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Organizers hope schools, businesses and organizations will support MORE run


Organizers with the Marathon of Respect and Equality recently held a kickoff celebration for the event that will take place May 5 in various parts of the county. On hand for the kickoff, from left, were: Carol Paris, New Glasgow Junior High teacher Trevor Boyd, New Glasgow Junior High Student and MC Ryan Camp and MORE co-chairperson Andrea Paul. Sueann Musick – The News

NEW GLASGOW – May means MORE in Pictou County.

The Marathon of Respect and Equality will take place Thursday, May 5, in Pictou County and organizers are hoping for another strong turnout from both runners  and non-runners.

Runners are expected to gather at the Nova Scotia Tourist Bureau at the Pictou Rotary at 8 a.m. for the first rally in Pictou at 8:30 a.m. Rallies in other towns will take place at 9:50 in Westville, 10:30 in Stellarton, 11:30 in New Glasgow, 12:50 p.m. in Pictou Landing, 1:30 in Trenton and it ends around 4:30 p.m. at North Nova Education Centre in Parkdale.

“We want the communities and schools to come together and do something for the event,” said organizer Peter White. “We know the schools will be there and we emailed a lot of businesses and organizations hoping they would come out and support the run.”

A couple of thousand people turned out last year to support about 30 core runners who took part in the marathon from Pictou to New Glasgow. The day-long marathon that makes stops in Town of Pictou, New Glasgow, Stellarton, Trenton, Pictou Landing and Westville was first started more than 20 years ago by well-known resident Henderson Paris.

Paris retired last year from organizing the event, which grew in numbers each year, and turned the reins over to Peter and Diane White who helped form the MORE Committee.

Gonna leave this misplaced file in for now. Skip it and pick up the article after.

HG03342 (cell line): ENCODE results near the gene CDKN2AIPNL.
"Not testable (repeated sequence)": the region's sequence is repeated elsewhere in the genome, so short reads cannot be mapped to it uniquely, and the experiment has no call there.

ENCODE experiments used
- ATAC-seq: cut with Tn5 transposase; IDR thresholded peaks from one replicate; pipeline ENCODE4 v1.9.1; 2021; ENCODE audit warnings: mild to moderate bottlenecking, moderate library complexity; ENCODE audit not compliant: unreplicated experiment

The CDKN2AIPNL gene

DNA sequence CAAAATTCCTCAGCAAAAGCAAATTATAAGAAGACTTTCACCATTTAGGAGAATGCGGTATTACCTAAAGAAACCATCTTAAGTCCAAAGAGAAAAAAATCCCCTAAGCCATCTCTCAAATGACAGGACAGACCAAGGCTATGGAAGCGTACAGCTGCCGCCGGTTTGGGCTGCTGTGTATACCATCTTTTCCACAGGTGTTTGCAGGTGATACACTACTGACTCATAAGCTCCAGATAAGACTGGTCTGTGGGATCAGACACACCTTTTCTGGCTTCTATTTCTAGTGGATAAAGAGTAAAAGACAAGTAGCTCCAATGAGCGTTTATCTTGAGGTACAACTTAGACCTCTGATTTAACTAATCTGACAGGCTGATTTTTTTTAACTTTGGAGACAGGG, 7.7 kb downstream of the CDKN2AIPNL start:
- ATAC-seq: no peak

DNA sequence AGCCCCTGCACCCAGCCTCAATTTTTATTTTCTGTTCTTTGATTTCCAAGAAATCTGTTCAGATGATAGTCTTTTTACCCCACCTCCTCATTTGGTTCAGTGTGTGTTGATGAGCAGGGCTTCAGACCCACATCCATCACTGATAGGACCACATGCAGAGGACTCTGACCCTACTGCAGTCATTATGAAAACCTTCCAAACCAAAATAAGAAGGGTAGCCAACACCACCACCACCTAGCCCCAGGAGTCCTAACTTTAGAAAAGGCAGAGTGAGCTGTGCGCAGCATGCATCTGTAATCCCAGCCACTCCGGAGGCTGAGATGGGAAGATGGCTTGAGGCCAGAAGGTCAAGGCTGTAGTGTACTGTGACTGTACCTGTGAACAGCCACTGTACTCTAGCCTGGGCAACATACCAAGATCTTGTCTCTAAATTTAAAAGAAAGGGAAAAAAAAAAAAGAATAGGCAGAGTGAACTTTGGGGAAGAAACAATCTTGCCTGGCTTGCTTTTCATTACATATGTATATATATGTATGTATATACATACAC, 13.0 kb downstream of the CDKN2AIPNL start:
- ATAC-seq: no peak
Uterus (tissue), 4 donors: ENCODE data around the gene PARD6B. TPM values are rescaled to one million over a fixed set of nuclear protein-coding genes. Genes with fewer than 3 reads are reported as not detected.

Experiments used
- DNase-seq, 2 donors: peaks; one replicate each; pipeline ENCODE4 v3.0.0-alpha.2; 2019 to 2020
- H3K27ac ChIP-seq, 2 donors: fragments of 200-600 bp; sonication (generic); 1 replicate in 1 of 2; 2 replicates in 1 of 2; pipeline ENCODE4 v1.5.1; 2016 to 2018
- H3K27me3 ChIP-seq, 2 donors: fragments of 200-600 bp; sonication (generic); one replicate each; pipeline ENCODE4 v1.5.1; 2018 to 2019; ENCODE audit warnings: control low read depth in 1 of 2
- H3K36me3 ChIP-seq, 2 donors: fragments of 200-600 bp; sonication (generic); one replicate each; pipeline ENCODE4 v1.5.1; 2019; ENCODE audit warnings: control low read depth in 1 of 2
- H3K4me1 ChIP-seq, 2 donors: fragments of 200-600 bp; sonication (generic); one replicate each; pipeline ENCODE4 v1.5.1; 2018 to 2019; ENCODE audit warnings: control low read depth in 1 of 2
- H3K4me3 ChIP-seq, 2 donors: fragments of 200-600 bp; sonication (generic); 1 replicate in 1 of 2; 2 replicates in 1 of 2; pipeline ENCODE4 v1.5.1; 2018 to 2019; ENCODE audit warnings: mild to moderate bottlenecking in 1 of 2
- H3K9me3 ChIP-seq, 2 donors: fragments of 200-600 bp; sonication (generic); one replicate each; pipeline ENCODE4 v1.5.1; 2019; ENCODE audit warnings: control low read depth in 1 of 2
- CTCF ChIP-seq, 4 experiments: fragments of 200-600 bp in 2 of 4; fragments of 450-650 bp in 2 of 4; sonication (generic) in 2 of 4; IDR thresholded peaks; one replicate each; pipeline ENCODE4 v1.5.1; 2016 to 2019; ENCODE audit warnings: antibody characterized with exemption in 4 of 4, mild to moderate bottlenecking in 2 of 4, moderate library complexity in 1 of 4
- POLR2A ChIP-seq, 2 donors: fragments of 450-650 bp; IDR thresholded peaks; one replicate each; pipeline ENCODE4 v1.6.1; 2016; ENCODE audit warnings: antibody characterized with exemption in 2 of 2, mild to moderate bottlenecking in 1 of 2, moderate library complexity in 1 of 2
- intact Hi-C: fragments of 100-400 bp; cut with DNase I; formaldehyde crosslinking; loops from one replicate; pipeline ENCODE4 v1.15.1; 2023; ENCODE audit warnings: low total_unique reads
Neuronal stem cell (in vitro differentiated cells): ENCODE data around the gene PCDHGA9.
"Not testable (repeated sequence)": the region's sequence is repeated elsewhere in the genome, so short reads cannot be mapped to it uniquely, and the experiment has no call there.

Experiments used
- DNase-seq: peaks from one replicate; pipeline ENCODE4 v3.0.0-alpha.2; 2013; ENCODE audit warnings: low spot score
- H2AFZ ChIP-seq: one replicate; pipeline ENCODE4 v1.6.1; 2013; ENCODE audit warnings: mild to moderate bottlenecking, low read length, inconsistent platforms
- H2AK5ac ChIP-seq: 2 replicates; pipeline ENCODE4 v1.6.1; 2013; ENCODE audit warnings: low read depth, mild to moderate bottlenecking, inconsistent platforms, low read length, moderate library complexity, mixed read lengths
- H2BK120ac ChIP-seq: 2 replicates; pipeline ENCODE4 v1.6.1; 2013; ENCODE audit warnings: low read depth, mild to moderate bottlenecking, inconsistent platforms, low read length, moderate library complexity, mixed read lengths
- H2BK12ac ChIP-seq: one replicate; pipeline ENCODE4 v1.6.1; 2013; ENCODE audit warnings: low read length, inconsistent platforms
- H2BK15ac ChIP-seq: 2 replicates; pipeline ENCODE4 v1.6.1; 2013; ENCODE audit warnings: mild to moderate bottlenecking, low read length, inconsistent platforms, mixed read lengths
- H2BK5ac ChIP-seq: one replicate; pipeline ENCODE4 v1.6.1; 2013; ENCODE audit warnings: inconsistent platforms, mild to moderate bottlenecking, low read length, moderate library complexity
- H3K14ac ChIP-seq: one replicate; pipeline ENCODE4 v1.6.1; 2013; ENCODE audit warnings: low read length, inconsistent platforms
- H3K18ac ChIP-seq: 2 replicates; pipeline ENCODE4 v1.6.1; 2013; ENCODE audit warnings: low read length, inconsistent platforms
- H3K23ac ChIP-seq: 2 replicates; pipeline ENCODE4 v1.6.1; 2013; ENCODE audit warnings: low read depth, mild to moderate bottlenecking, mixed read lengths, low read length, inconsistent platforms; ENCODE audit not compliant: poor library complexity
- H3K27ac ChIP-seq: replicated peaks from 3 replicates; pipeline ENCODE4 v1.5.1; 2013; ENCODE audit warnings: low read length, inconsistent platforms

“While Hennie’s Run had no doubt made a huge difference, everyone recognized that racial intolerance and the marginalization of people for a variety of discriminatory reasons were still present.  The fight Hennie had fought so well was not fully won, nor perhaps could it ever be, and his Run’s ending would leave a real void,” said White. “We are confident the people of Pictou County will do what they can to support this effort and continue to work toward Hennie’s goal of a completely tolerant and respectful community.”

Paris has been named the co-chair of this year’s event along with Andrea Paul, an educator at Pictou Landing school and the Chignecto-Central Regional School Board’s First Nations representative.

“The choice to go with co-chairs this year was in keeping with the more 2011 theme “learning to live together as friends,” said White.  “We want people who have been to the run in the past to bring a friend with them this year.”

White said the route will be same as last year with rallies planned in each of the towns and Pictou Landing where students and communities members are invited to cheer on the runners and listen to some brief comments from MORE organizers.

He said runners are also invited to join the run at any of the stops and finish where they are comfortable. It is a non-competitive event that promotes respect and equality for whoever is in any way marginalized or disrespected in society.

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